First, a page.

The Baptism of the Holy Spirit is an overwhelming experience of the Spirit’s presence, power, and purity: a total submergence within the person of the Holy Spirit. This individual God-encounter is instantaneous and reoccurring: one baptism, many fillings. The Baptism of the Spirit refers to the initial work of the Spirit in uniting believers to Christ as well as on-going encounters with the Spirit bringing refreshment, renewal, and endurance to the Christian’s life.

No matter what level of spiritual maturity we are on, we need renewed appearances, fresh manifestations, new visitations from on high. While it is right to thank God for the past and look back with joy to His visits to you in your early days as a believer, I encourage you to seek God for special visitations of His presence. I do not mean to minimize our daily walk in the light of His countenance, but consider that though the ocean has its high tides twice every day, yet it also has its spring tides. The sun shines whether we see it or not, even through our winter’s fog, and yet it has its summer brightness.

If we walk with God constantly, there are special seasons when He opens the very secret of His heart to us and manifests Himself to us – not only as He does not to the world but also as He does not at all times to His own favored ones. Not every day in a palace is a banqueting day, and not all days with God are so clear and glorious as certain special sabbaths of the soul in which the Lord unveils His glory. Happy are we if we have once beheld His face, but happier still if He comes to us again in the fullness of favor.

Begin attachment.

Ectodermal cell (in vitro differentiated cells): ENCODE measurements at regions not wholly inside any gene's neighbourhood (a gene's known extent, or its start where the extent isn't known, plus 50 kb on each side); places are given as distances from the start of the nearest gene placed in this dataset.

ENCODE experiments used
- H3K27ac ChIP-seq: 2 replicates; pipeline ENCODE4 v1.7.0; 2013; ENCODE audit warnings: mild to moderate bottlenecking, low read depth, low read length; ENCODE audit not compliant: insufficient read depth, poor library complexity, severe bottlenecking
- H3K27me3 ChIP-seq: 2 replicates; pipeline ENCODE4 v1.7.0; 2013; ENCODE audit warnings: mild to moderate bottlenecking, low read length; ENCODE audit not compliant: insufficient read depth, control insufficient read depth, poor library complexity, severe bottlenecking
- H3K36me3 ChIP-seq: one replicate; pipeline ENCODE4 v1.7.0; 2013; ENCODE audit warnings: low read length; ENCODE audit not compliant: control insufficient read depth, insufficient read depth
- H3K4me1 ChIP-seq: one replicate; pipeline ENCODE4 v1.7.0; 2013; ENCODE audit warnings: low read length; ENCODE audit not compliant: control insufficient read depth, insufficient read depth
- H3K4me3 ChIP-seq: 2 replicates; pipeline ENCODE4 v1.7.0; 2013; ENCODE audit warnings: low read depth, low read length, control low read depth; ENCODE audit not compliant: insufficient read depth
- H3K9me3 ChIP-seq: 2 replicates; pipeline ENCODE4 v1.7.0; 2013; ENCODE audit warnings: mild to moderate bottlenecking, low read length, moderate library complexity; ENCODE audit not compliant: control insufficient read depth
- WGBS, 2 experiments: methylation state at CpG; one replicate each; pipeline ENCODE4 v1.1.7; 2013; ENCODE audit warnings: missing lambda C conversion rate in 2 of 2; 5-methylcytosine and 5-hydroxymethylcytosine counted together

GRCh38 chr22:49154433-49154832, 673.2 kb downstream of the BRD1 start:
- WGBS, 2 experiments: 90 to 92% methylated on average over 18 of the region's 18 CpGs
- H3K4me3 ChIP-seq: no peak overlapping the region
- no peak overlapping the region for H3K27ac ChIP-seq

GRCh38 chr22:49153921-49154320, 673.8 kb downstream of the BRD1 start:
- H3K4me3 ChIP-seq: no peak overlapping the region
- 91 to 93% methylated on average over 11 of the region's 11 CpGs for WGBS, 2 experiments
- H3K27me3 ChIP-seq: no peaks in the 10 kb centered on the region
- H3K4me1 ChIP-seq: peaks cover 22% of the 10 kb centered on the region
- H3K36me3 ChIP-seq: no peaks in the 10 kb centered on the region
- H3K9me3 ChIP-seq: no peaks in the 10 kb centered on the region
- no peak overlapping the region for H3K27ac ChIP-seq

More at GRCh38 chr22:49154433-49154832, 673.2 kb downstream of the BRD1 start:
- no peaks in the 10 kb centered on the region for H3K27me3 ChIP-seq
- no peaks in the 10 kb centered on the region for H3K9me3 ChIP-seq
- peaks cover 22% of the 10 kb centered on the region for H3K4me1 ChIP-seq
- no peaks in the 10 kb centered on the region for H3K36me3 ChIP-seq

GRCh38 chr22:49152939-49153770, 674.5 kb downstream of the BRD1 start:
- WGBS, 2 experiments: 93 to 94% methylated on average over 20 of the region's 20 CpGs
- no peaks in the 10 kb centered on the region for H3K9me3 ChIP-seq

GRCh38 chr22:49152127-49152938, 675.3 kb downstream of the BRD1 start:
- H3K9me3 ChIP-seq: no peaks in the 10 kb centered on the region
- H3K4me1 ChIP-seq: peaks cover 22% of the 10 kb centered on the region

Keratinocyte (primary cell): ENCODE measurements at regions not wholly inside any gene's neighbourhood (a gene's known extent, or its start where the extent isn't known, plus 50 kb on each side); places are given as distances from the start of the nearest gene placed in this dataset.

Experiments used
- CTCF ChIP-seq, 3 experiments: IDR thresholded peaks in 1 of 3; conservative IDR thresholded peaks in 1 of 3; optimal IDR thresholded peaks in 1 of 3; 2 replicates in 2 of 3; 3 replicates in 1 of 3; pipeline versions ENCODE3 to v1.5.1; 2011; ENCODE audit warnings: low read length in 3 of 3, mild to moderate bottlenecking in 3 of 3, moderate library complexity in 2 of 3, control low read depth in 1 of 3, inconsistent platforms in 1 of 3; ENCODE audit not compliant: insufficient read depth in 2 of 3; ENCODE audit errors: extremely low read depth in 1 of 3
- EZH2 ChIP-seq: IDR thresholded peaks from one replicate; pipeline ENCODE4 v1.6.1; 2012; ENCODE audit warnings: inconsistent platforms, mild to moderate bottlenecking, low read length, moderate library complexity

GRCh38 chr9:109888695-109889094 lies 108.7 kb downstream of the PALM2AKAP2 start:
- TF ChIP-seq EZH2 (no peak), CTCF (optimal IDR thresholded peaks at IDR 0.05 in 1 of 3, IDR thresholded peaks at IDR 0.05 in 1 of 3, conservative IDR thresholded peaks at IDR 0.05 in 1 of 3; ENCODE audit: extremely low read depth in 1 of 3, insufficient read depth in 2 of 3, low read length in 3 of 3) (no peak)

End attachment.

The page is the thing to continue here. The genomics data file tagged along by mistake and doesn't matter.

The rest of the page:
I commend you to be seeking God’s second appearances. We should be crying to God most pleadingly that He would speak to us a second time. We do not need a reconversion, as some assert. If the Lord has kept us steadfast in His fear, we are already possessors of what some call the higher life. This we are privileged to enjoy from the first hour of our spiritual life. We do not need to be converted again, but we do need the windows of heaven to be opened again and again over our heads. We need the Holy Spirit to be given again as at Pentecost and that we should renew our youth like the eagles, to run without weariness and walk without fainting. May the Lord fulfill to His people His blessing upon Solomon! ‘That the Lord appeared to Solomon the second time, as he had appeared unto him at Gibeon.'”